Homestead Laws, Taxes and Exemptions and the end of the Homestead Act

Individual State Homestead Laws

Most homestead laws and homestead tax exemptions are specific to each state in the Union. Individual state governments may choose to honor current federal exemptions or establish laws that prohibit debtors from claiming any exemption provided under federal bankruptcy law. So it is very important to understand your states laws.

More than 40 states have laws that protect a homestead. Click on the links for a quick summary of each states laws. Alabama, Arizona, Arkansas, California, Florida, Georgia, Idaho, Illinois, Kansas, Louisiana, Michigan, Minnesota, Mississippi, Missouri, Montana, North Carolina, North Dakota, Ohio, Oklahoma, Oregon, South Dakota, Texas, Vermont, Washington, West Virginia, Wisconsin and Wyoming.

If your state doesn't show up in this list, search for Homestead Laws relative to your state.

What do Homestead Laws do?

Many homestead laws exempt a portion of a primary residence from property taxes and creditors. The protections generally apply to people with lower incomes. Some of the laws protect you from problems that arise from the death of the homeowner or their spouse.

In general, homestead laws exempt a specific amount of money in the $15,000 to $25,000 range from tax & creditors. This doesn't protect much of the value of the home, but it is something to remember in case you end up declaring bankruptcy or have a home repossessed. Contact legal professionals for assistance with your specific states laws.

The laws vary from state to state, but generally provide protections:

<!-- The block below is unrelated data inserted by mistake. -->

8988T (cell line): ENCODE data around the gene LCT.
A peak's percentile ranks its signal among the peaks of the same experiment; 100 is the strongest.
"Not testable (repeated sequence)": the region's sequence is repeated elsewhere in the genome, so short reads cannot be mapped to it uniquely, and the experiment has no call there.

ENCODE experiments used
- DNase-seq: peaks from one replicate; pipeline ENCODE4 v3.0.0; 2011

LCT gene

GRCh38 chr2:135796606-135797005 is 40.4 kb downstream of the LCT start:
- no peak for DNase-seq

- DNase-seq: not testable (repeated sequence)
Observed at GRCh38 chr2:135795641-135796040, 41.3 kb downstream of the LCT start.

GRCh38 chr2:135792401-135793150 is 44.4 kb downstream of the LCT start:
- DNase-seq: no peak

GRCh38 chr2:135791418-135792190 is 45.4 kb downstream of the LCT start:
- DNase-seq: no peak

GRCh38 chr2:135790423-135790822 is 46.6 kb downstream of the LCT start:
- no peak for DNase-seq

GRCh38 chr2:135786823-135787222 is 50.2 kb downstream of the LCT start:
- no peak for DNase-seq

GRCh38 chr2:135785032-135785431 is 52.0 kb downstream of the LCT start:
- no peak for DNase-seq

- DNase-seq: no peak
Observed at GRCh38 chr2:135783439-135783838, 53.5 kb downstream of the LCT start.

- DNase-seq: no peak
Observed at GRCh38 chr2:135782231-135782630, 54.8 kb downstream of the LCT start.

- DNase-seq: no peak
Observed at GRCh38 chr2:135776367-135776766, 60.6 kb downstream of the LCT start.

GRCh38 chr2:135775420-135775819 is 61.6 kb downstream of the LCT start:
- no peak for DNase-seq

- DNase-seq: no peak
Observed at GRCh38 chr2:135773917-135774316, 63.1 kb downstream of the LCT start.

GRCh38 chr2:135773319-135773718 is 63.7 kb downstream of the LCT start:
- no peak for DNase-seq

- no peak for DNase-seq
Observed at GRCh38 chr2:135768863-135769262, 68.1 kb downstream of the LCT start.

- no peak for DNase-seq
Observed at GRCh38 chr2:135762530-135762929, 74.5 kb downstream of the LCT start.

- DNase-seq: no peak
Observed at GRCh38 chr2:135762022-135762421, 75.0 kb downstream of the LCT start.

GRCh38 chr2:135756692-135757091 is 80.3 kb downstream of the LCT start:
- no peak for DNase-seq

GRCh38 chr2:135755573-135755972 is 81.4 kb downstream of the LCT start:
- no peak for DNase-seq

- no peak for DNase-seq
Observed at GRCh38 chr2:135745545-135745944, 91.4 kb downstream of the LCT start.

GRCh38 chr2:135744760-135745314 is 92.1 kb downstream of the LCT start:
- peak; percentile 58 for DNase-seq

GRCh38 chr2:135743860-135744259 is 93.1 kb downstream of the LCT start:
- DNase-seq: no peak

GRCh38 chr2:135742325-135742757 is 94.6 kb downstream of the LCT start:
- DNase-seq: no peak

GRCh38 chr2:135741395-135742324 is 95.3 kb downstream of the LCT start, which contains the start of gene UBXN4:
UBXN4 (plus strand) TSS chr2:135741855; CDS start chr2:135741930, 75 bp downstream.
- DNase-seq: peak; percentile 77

• Preventing the forced sale of a home to meet the demands of creditors, usually except mortgages, mechanics liens, or sales to pay property taxes
  • Providing the surviving spouse with shelter
  • Providing an exemption from property taxes on a home
  • Allowing a tax-exempt homeowner to vote on property tax increases to homeowners over the threshold, by bond or millage requests

Bankruptcy

The federal bankruptcy law protects 11 U.S.C. § 522(p)(1) protects $125,000 of property. This includes a residence, a homestead, a cooperative and even a burial plot. Note a few states protect ALL of your primary residence- see this site for details: https://www.assetprotectionplanners.com/planning/homestead-exemptions-by-state/

Homestead Tax Credits

Various states have tax credits for a primary residence or homestead. Delaware, Pennsylvania and Rhode Island have no laws related to homestead exemptions. This site provides key information about each state : https://finance.zacks.com/states-homestead-tax-exemption-3925.html

Residential Renewable Energy Tax Credit

For those thinking of investing in solar energy systems, the Residential Renewable Energy Tax Credit is still place through 2022. Specifically, from Dsireusa.org:

Solar-electric property

  • 30% for systems placed in service by 12/31/2019
  • 26% for systems placed in service after 12/31/2019 and before 01/01/2021
  • 22% for systems placed in service after 12/31/2020 and before 01/01/2022
  • There is no maximum credit for systems placed in service after 2008.
  • Systems must be placed in service on or after January 1, 2006, and on or before December 31, 2021.
  • The home served by the system does not have to be the taxpayer’s principal residence.

Solar water-heating property

  • 30% for systems placed in service by 12/31/2019
  • 26% for systems placed in service after 12/31/2019 and before 01/01/2021
  • 22% for systems placed in service after 12/31/2020 and before 01/01/2022
  • There is no maximum credit for systems placed in service after 2008.
  • Systems must be placed in service on or after January 1, 2006, and on or before December 31, 2021.
  • Equipment must be certified for performance by the Solar Rating Certification Corporation (SRCC) or a comparable entity endorsed by the government of the state in which the property is installed.